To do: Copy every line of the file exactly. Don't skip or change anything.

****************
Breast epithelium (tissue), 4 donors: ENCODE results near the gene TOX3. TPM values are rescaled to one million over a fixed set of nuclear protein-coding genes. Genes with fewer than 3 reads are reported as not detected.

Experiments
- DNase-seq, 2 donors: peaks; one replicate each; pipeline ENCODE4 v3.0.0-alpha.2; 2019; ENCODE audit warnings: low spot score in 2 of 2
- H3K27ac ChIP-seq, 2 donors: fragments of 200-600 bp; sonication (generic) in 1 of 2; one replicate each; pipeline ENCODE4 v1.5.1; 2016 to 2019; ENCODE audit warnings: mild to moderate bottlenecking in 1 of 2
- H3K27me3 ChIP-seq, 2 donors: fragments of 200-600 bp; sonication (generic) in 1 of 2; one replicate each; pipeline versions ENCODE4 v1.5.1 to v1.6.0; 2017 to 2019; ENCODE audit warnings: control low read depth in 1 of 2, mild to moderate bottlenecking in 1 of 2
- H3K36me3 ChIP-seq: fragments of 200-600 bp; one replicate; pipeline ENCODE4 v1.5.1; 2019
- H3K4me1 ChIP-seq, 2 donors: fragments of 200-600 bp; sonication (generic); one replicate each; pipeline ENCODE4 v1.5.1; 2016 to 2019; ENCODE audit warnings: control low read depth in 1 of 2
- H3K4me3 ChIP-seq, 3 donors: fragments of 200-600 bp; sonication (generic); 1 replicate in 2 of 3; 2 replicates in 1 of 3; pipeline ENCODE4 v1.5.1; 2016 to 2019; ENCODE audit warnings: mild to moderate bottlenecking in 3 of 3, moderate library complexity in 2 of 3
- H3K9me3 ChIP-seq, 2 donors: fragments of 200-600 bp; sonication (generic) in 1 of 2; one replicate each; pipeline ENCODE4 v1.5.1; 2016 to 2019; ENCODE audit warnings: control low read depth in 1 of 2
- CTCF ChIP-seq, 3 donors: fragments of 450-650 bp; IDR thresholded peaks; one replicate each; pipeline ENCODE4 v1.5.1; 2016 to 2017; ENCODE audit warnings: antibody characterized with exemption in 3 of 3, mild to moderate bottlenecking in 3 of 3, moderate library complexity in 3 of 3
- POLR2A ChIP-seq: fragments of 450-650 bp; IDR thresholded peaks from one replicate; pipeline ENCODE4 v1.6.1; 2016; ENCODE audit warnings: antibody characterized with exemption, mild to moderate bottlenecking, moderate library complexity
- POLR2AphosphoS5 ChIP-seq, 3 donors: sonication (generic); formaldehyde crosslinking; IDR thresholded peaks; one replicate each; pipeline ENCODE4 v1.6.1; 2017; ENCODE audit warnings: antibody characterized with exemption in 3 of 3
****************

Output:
Breast epithelium (tissue), 4 donors: ENCODE results near the gene TOX3. TPM values are rescaled to one million over a fixed set of nuclear protein-coding genes. Genes with fewer than 3 reads are reported as not detected.

Experiments
- DNase-seq, 2 donors: peaks; one replicate each; pipeline ENCODE4 v3.0.0-alpha.2; 2019; ENCODE audit warnings: low spot score in 2 of 2
- H3K27ac ChIP-seq, 2 donors: fragments of 200-600 bp; sonication (generic) in 1 of 2; one replicate each; pipeline ENCODE4 v1.5.1; 2016 to 2019; ENCODE audit warnings: mild to moderate bottlenecking in 1 of 2
- H3K27me3 ChIP-seq, 2 donors: fragments of 200-600 bp; sonication (generic) in 1 of 2; one replicate each; pipeline versions ENCODE4 v1.5.1 to v1.6.0; 2017 to 2019; ENCODE audit warnings: control low read depth in 1 of 2, mild to moderate bottlenecking in 1 of 2
- H3K36me3 ChIP-seq: fragments of 200-600 bp; one replicate; pipeline ENCODE4 v1.5.1; 2019
- H3K4me1 ChIP-seq, 2 donors: fragments of 200-600 bp; sonication (generic); one replicate each; pipeline ENCODE4 v1.5.1; 2016 to 2019; ENCODE audit warnings: control low read depth in 1 of 2
- H3K4me3 ChIP-seq, 3 donors: fragments of 200-600 bp; sonication (generic); 1 replicate in 2 of 3; 2 replicates in 1 of 3; pipeline ENCODE4 v1.5.1; 2016 to 2019; ENCODE audit warnings: mild to moderate bottlenecking in 3 of 3, moderate library complexity in 2 of 3
- H3K9me3 ChIP-seq, 2 donors: fragments of 200-600 bp; sonication (generic) in 1 of 2; one replicate each; pipeline ENCODE4 v1.5.1; 2016 to 2019; ENCODE audit warnings: control low read depth in 1 of 2
- CTCF ChIP-seq, 3 donors: fragments of 450-650 bp; IDR thresholded peaks; one replicate each; pipeline ENCODE4 v1.5.1; 2016 to 2017; ENCODE audit warnings: antibody characterized with exemption in 3 of 3, mild to moderate bottlenecking in 3 of 3, moderate library complexity in 3 of 3
- POLR2A ChIP-seq: fragments of 450-650 bp; IDR thresholded peaks from one replicate; pipeline ENCODE4 v1.6.1; 2016; ENCODE audit warnings: antibody characterized with exemption, mild to moderate bottlenecking, moderate library complexity
- POLR2AphosphoS5 ChIP-seq, 3 donors: sonication (generic); formaldehyde crosslinking; IDR thresholded peaks; one replicate each; pipeline ENCODE4 v1.6.1; 2017; ENCODE audit warnings: antibody characterized with exemption in 3 of 3